That got me thinking.

Firstly, are any of these claims even close to reality? Secondly what did the Panthers look like as they entered the competition back in 1967, how long did it take them to stabilise and achieve success and when they did climb the summit for their three premierships, what was the make-up of those sides?

There could be some lessons here for the Dolphins, as in many ways they are a throwback to the expansion sides of 1967 with existing rugby league set ups (i.e. Penrith and Cronulla) rather than the manufactured franchises added in more recent times.

Wayne Bennett

Wayne Bennett will be the first coach of the Dolphins. (Photo by Bradley Kanaris/Getty Images)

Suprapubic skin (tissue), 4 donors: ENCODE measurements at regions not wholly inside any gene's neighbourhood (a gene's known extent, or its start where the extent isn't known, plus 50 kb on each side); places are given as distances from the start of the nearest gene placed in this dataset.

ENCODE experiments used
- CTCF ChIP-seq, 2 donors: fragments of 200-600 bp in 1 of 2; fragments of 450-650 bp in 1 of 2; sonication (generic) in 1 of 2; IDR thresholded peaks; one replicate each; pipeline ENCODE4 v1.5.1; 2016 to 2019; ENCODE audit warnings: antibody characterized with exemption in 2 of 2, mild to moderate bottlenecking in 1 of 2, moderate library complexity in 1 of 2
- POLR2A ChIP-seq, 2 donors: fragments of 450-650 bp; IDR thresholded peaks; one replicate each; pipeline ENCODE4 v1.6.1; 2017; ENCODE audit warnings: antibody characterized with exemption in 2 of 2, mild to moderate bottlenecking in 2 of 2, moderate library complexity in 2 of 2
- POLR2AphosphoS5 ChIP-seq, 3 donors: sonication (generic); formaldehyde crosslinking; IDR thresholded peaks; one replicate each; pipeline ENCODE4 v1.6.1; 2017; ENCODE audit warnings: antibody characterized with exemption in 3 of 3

Where have the Panthers’ players come from?

If you believe some of the more excitable fans riding the club’s current wave of success, Penrith have always been carrying the flag for junior development.

98% local juniors?

Only 30 to 40 players in their history from outside the region?

I found that hard to believe, even with these fans claiming 90 percent of Western NSW as Penrith territory (they aren’t QLD state of origin selectors are they?)

So I took the simple expedient of checking every single one of the 607 players who have turned out for the Panthers in their history and worked out roughly where they came from. And here it is:

1. Local juniors from the Penrith area – 40%. And this was being generous. Wherever a player started their first grade career at Penrith and where a cursory Google couldn’t determine their footballing origins, I gave them to the Panthers as a junior.